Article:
In last week’s post, I discussed a method for DIY PCB etching. This week, I will be continuing in that manner by showing you the final preparation steps I used to get this board ready for soldering including cutting, drilling holes, and protecting the copper with liquid tin.
Cutting and Drilling
Once the boards were completely etched, the holes for through hole parts had to be drilled. These holes were drilled out on a drill press with carbide CNC bits. This part was a challenge, as I did not have a way to punch marks on the copper. Thus, each hole was centered by sight.
It is much easier to transfer and etch multiple boards onto a single piece of copper-clad FR4 than to do each individually. This is exactly what I did. So once the through-holes were drilled, the individual boards were separated from each other. The FR4 was cut on the shop table saw. As I did not leave much room between the individual boards, I took care to keep the kerf of the blade from touching any copper during the cut.
Protecting the Copper
Copper is a metal which readily undergoes redox reactions in the atmosphere. The copper of a circuit board is no different. If it is left unprotected, the copper will corrode and damage the functionality of the device. Therefore, we must protect it from the atmosphere.
Most PCB fabrication shops apply a mask to the board, covering up all of the leads which do not need to be directly exposed for soldering. The masking materials I have seen are often UV reactive polymers. The etched board is given a thin film of the polymer precursor (often dyed pretty colors, like green), which is then polymerized by exposing the board to intense UV radiation. Unfortunately, we do not currently have any of this material in our shop, so I omitted this step during my fabrication.
Next, in commercially available boards, the contacts are tinned, while the traces are protected by the polymer. Instead of worrying about the pretty polymer covering, the entirety of the copper on my board was tinned as I did not have the luxury of the polymer coat. Tin plating works well to cover the copper, as the tin protects the copper from water vapor while being very solderable (the solders have roughly a ~50% tin content.)While this method is fine for prototyping a DIY board, it is not suitable for end-products. This is chiefly because tin has some odd properties that cause issues with time.
Linguistic and History Aside
The name of the process, tinning, is a throwback to the original method used to protect board contacts, application of a tin solution which coats the copper. These days, there are many possible tinning agents to protect your board from the inexpensive bronze amalgam to the costly solid gold plating.
Back in the good old days (ca. 1650 C.E.) when you wanted tin plate, the tinsmith would dip the entire metal part in molten tin. With the advent of electricity, electroplating was (re-)discovered. This is still a preferred method for many applications. But we want the quick and easy shortcut. So we will use liquid tin.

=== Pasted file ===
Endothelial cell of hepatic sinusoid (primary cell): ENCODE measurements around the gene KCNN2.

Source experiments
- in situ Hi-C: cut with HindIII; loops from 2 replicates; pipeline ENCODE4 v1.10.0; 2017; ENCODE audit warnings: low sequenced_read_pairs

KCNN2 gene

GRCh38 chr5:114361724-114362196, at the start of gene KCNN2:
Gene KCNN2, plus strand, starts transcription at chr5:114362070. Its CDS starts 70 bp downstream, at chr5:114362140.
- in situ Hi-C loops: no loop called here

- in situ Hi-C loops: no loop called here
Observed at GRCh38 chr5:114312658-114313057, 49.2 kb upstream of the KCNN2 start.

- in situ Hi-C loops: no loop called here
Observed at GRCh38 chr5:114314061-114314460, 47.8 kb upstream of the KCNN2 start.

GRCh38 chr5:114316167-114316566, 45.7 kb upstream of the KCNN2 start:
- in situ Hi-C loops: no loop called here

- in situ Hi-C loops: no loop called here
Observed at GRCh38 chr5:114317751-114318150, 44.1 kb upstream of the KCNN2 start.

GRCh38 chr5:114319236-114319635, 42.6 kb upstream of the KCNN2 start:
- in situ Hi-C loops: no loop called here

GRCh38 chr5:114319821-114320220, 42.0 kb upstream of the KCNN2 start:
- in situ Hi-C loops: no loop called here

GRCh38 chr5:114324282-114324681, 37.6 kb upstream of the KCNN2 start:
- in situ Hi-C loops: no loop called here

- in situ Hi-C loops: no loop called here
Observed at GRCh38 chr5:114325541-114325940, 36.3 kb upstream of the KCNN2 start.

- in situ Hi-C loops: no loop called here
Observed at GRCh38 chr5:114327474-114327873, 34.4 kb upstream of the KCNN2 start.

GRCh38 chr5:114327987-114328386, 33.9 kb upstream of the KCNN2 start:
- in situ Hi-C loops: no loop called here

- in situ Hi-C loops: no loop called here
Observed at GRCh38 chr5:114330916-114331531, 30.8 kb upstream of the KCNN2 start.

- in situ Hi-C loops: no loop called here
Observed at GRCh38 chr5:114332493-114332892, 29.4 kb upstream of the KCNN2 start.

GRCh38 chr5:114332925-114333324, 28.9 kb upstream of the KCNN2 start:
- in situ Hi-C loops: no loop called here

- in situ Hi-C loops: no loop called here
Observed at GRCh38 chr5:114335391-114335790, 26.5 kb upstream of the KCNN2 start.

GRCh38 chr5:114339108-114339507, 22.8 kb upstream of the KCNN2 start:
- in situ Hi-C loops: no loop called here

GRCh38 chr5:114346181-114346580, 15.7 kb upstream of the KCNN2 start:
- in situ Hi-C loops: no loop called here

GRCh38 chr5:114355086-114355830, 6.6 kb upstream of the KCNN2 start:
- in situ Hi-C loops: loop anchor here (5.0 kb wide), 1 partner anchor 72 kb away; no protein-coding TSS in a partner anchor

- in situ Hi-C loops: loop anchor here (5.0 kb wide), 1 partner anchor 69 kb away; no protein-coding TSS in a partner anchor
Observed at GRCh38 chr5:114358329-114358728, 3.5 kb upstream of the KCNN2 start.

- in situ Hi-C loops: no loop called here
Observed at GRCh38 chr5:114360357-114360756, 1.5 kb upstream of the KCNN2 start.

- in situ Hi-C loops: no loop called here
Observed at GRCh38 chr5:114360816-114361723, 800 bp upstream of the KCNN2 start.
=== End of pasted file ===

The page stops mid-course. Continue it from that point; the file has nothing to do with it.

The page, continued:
According to the MSDS, liquid tin is a solution of:
- Stannous fluoroborate – Sn(BF4)2
- Fluoroboric acid – HBF4
- Thiourea – SC(NH2)2
The actual chemical composition is, naturally, not reported by MG Chemicals. There are a few patents available out there for tin immersion solutions such as Liquid Tin, but I make a point of not reading patent literature beyond the title to prevent accidental infringement at a later date. If you wanted to get really DIY, you could probably recreate this solution. Plating solutions follow the same generic formula1. You need a:
- Metal ion source
- Reducing agent
Obviously our metal ion source is Sn(BF4)2 as well as being the buffer source. The acid takes care of the reduction. The thiourea acts as the complexing agent in this case as well as a stabilizer2. All that remains is the exaltant. According to Mellor, an exaltant is a field specific term (I’m guessing based on German) for a reaction accelerator3. While there are several non-toxic organic acids that the makers of liquid tin might use for this purpose, I wonder if the aqueous fluoroborate satisfies this niche.
Back to the Boards
The boards are submerged in the liquid tin solution for a few minutes. As the solution works, rather quickly thanks to our mystery exaltant, you can enjoy the pretty color change from copper to silver. Since the exchange in a liquid tin immersion is surface limited, theoretically you could leave the board in the solution while you work on other things. I was too excited though, so I popped them out right away.
The boards I made had a white substrate from the copper clad material, so the tin plating doesn’t show up very well in my picture. That’s why I included the picture below of another circuit I tinned that day on flexible Kapton film. The orange really makes that tin pop.
With the board tinned, it is time to solder on the components. Since I’m a crazy person, I solder the SMD parts on by hand instead of using the oven. The result looks a bit ugly, but it is what’s inside that counts. My completed TB6612FNG board is finally complete.
 B.D. Barker, Electroless deposition of metals, Surface Technology, Volume 12, Issue 1, 1981, Pages 77-88, ISSN 0376-4583, https://doi.org/10.1016/0376-4583(81)90138-2.
 Cassidy, J. E. and Moser, W. and Donaldson, J. D. and Jelen, A. and Nicholson, D. G., Thiourea complexes of tin(II) compounds, Journal of the Chemical Society A: Inorganic, Physical, Theoretical, 1970, Issue 0, pages 173-175, http://dx.doi.org/10.1039/J19700000173.
 Mellor, B.G., Surface Coatings for Protection Against Wear, 2006, Woodhead Publishing Series in Metals and Surface Engineering, ISBN 9781845691561.